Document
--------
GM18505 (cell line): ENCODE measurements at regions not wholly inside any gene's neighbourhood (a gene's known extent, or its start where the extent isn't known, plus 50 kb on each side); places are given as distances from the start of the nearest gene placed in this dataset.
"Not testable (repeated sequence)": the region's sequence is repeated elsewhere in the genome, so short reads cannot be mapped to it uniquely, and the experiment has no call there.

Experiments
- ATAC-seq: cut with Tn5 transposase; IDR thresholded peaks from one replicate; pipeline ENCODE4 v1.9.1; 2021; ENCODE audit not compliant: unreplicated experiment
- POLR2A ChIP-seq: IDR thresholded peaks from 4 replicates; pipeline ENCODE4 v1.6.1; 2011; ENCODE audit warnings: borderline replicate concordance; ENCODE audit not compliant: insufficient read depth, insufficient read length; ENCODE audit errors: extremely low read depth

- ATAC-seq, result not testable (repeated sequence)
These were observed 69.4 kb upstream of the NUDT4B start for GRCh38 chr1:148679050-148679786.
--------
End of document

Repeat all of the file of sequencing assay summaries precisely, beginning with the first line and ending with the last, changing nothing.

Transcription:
GM18505 (cell line): ENCODE measurements at regions not wholly inside any gene's neighbourhood (a gene's known extent, or its start where the extent isn't known, plus 50 kb on each side); places are given as distances from the start of the nearest gene placed in this dataset.
"Not testable (repeated sequence)": the region's sequence is repeated elsewhere in the genome, so short reads cannot be mapped to it uniquely, and the experiment has no call there.

Experiments
- ATAC-seq: cut with Tn5 transposase; IDR thresholded peaks from one replicate; pipeline ENCODE4 v1.9.1; 2021; ENCODE audit not compliant: unreplicated experiment
- POLR2A ChIP-seq: IDR thresholded peaks from 4 replicates; pipeline ENCODE4 v1.6.1; 2011; ENCODE audit warnings: borderline replicate concordance; ENCODE audit not compliant: insufficient read depth, insufficient read length; ENCODE audit errors: extremely low read depth

- ATAC-seq, result not testable (repeated sequence)
These were observed 69.4 kb upstream of the NUDT4B start for GRCh38 chr1:148679050-148679786.